Extreme slack space

In his book Architecture depends, Jeremy Till, defines the ideal space in architecture as slack space, a space which "enables a broader range of behaviour to be", "is open to changing use", a space that inherently welcomes a broader diversity. This space can be found in the rooms of Georgian buildings for example where their dimensions have allowed a multitude of use over time.

He opposes this to hard space, the space of functionnalism, a space which is designed to be the smallest that can fullfill one idealised family unit. Hard space is the space that surrounds us in contemporary Britain; it is the space of most new private development where a kitchen is solely a laboratory for cooking in, where a bedroom barely fit a bed which can only be in one direction. Hard space is a prison.

Slack space, importantly, "does not dismiss out of hand the need for common ground", what it focuses on is to give flexibility and a sense of ambiguity on how the space is used; it welcomes a broader range of inhabitants.

There are two examples of extreme slack space architects whose work is redefining how we might look at social housing provision. One, Anne Lacaton & Philippe Vassal is a french practice, the other, Elemental, is Chilean.

Despite their radically different context, the parallels are numerous.

Their aim is to provide the maximum possible slack by building the maximum amount of space.

To do this, they use the budget in a similar way: they use a minimum level of fittings and finishes and use the most economical construction systems to produce the maximum amount of space. They often leave areas unfinished for the inhabitant to complete. They don't provide the minimum of space as the functionnalists do, but the minimum of finishes and fittings. They also both use prefabricated concrete systems to reduce costs.

Where their technique differs is to how this hyper slack space is provided.

Lacaton Vassal focus most of their project on the provision of substantial winter gardens, spaces weather tight but unheated and non insulated. A perfect example of this is the social housing scheme in Mulhouse. They are spaces that the inhabitant can use as a garden in the winter or as a room in spring and summer during the day. The space can be used in varieties of ways including building extra insulated accomodation inside. It is also worth noting that even the heated part of the houses or flats are generous.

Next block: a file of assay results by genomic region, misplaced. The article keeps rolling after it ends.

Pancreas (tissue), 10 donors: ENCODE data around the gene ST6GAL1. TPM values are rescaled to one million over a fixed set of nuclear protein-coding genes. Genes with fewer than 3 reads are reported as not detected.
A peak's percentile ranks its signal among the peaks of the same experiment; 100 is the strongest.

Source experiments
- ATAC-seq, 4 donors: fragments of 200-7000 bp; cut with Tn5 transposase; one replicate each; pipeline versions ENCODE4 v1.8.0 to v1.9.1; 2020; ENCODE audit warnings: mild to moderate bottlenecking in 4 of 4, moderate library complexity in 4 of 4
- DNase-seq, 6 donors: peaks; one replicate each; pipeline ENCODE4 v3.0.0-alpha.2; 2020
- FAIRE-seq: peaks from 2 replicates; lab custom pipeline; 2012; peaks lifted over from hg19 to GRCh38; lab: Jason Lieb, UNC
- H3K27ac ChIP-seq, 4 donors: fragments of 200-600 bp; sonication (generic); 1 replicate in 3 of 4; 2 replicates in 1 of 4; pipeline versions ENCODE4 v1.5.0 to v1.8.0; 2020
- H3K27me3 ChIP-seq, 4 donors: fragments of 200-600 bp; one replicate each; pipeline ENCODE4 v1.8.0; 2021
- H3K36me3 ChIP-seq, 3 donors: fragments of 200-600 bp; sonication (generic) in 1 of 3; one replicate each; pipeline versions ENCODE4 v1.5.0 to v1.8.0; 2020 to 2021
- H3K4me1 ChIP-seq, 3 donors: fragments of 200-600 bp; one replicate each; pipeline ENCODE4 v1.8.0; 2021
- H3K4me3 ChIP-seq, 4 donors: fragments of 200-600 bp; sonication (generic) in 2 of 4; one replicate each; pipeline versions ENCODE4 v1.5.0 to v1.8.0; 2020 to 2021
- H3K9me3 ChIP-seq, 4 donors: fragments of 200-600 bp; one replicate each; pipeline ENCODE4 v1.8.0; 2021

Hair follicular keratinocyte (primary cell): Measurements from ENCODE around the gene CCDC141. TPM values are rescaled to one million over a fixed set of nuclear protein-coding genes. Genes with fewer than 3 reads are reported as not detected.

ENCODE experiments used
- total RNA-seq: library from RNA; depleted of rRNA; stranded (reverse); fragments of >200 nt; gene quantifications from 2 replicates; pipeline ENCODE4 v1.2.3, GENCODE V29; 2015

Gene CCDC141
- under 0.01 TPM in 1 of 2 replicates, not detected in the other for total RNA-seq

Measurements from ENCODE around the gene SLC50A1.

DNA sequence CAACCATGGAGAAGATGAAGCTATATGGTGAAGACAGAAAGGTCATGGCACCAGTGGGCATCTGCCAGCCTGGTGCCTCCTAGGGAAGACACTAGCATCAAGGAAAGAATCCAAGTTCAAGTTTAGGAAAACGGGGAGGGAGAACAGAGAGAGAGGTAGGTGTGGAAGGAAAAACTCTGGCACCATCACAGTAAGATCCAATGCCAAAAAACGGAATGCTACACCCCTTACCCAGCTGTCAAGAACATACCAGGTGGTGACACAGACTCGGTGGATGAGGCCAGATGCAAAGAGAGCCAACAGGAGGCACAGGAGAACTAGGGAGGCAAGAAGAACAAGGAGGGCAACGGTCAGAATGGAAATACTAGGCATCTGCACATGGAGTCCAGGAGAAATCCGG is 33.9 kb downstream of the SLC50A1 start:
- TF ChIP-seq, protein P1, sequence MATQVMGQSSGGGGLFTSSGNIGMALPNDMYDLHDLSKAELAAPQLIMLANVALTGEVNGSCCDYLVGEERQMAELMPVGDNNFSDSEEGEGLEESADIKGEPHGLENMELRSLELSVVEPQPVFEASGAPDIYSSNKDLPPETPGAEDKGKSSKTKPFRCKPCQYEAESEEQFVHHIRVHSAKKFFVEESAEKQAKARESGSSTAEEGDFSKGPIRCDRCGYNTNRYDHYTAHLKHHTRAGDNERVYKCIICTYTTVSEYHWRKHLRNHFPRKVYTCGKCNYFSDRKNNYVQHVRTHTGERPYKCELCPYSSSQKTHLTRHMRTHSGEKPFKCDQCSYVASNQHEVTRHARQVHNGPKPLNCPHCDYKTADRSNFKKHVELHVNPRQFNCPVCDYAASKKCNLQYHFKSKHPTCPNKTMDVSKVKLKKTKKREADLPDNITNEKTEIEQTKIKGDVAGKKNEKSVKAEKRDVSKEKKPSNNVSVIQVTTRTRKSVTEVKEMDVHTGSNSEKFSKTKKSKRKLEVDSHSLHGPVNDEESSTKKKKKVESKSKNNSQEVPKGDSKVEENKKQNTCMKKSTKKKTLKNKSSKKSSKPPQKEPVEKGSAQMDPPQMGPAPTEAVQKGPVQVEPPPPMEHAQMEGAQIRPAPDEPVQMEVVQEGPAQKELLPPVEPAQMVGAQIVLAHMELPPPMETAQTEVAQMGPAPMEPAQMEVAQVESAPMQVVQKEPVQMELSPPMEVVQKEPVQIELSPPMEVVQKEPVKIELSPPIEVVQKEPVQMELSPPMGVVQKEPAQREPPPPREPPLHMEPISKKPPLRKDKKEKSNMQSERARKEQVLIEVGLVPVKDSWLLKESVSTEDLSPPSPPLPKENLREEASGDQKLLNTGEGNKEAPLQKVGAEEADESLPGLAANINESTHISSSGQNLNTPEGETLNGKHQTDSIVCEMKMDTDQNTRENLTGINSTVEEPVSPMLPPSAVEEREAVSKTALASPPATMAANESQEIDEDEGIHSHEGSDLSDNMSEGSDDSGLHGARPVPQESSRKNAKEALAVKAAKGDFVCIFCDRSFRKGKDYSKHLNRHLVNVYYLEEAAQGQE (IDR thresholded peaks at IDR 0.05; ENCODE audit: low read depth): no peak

Elemental's appraoch is to provide an external space which orginally is a terrace but that the inhabitants can build in to extend their home. Usually arranged as a terrace formed of two layers of duplexes.

The differences of approach can be understood in terms of the difference of climates. Indeed a large terrace in france is not usuable for a large part of the year.

Both architects accept that they don't have control on the future of their buildings, they actually encourage the inhabitants to take over, they leave things for them to do, they let things open. This combination of the architect as an enabler more than an author and the inhabitant involved in the design and making of the building (as opposed to a sole consummer) is a radical re-interpretation of the way we procure buildings.

This results in an architecture which can look rough but the generosity of the buildings, the quality of life that its inhabitants can enjoy compared to the alternatives are true luxuries. Who could argues that having half more or at times twice the amount of space to live in is not worth it?